Not all dogs with heartworm disease develop caval syndrome.  However, if left untreated, heartworm disease will progress and damage the dog’s heart, lungs, liver, and kidneys, eventually causing death. 

Is There a Treatment for Heartworm Disease in Dogs?

Melarsomine dihydrochloride (available under the trade names Immiticide and Diroban) is an arsenic-containing drug that is FDA-approved to kill adult heartworms in dogs. It's given by deep injection into the back muscles to treat dogs with stabilized class 1, 2, and 3 heartworm disease. Another drug, Advantage Multi for Dogs (imidacloprid and moxidectin), is FDA-approved to get rid of microfilariae in the dog’s bloodstream. Advantage Multi for Dogs is a topical solution applied to the dog’s skin.

The treatment for heartworm disease is not easy on the dog or on the owner’s pocket book.  Treatment can be potentially toxic to the dog’s body and can cause serious complications, such as life-threatening blood clots to the dog’s lungs.  Treatment is expensive because it requires multiple visits to the veterinarian, blood work, x-rays, hospitalization, and a series of injections.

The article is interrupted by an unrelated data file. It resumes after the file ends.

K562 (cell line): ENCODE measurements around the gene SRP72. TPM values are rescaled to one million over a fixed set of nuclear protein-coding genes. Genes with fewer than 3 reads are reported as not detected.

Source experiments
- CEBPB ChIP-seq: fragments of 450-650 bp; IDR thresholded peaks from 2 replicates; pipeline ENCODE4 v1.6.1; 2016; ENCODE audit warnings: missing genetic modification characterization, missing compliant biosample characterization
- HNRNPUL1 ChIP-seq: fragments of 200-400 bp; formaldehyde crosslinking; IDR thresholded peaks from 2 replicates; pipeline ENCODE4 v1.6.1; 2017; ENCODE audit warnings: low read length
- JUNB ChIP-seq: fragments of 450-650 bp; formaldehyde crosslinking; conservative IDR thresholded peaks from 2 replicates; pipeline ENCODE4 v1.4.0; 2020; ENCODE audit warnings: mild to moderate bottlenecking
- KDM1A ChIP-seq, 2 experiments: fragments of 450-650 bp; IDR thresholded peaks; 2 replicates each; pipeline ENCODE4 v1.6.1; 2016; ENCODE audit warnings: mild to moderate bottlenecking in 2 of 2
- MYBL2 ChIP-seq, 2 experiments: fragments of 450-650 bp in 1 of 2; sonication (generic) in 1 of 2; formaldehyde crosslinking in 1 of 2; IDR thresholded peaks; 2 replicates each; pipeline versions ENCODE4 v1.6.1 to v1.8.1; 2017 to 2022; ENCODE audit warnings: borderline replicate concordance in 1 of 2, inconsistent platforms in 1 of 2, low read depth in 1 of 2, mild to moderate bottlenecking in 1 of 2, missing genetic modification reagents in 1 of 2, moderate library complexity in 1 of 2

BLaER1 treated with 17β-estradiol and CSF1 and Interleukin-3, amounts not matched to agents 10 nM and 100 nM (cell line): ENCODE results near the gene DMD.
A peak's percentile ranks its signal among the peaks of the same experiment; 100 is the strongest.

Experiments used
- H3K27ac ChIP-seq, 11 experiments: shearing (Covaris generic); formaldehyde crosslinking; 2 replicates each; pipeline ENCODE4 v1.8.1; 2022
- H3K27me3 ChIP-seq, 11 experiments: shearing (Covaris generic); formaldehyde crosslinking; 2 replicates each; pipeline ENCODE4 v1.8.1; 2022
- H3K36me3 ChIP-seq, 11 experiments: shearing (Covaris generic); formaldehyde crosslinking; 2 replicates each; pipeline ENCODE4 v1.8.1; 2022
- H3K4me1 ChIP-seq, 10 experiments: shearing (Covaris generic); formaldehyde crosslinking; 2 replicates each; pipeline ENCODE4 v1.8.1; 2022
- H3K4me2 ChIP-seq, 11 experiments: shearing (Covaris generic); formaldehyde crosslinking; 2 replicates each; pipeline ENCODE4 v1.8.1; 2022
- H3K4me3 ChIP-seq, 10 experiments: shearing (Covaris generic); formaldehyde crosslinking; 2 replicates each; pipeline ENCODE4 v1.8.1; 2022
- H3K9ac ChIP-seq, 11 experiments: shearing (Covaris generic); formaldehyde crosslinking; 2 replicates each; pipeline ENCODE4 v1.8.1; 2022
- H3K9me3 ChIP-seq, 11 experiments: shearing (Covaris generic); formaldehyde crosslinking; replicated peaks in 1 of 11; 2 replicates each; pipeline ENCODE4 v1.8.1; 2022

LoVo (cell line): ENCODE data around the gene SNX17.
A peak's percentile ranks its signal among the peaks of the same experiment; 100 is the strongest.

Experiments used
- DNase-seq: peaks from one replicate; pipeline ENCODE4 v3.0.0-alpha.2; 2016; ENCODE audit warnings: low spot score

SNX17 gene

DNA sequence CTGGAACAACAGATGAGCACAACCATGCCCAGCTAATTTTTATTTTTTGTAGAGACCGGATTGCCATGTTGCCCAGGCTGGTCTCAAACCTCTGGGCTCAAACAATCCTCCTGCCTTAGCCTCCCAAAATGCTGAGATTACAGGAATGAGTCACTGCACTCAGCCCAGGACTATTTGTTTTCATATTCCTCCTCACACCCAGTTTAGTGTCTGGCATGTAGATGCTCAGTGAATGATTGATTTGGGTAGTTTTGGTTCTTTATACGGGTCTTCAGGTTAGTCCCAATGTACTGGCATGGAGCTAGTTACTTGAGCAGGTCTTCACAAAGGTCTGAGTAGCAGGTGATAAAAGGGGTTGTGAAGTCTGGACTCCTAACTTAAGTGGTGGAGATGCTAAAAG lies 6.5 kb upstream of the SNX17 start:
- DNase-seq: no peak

The Best Treatment is Prevention!

Many products are FDA-approved to prevent heartworms in dogs.  All require a veterinarian’s prescription.  Most products are given monthly, either as a topical liquid applied on the skin or as an oral tablet.  Both chewable and non-chewable oral tablets are available.   Some heartworm preventives contain other ingredients that are effective against certain intestinal worms (such as roundworms and hookworms) and other parasites (such as fleas, ticks, and ear mites). Year-round prevention is best!  Talk to your dog’s veterinarian to decide which preventive is best for your dog.

A dog MUST be tested within 12 months to get heartworm preventive.

The Providence Veterinary Hospital Blog is a publication of Peter Herman, VMD, at the Providence Veterinary Hospital, 2400 Providence Ave. in Chester, PA. Contact Dr. Herman at 610-872-4000 or visit us at http://www.providencevet.com.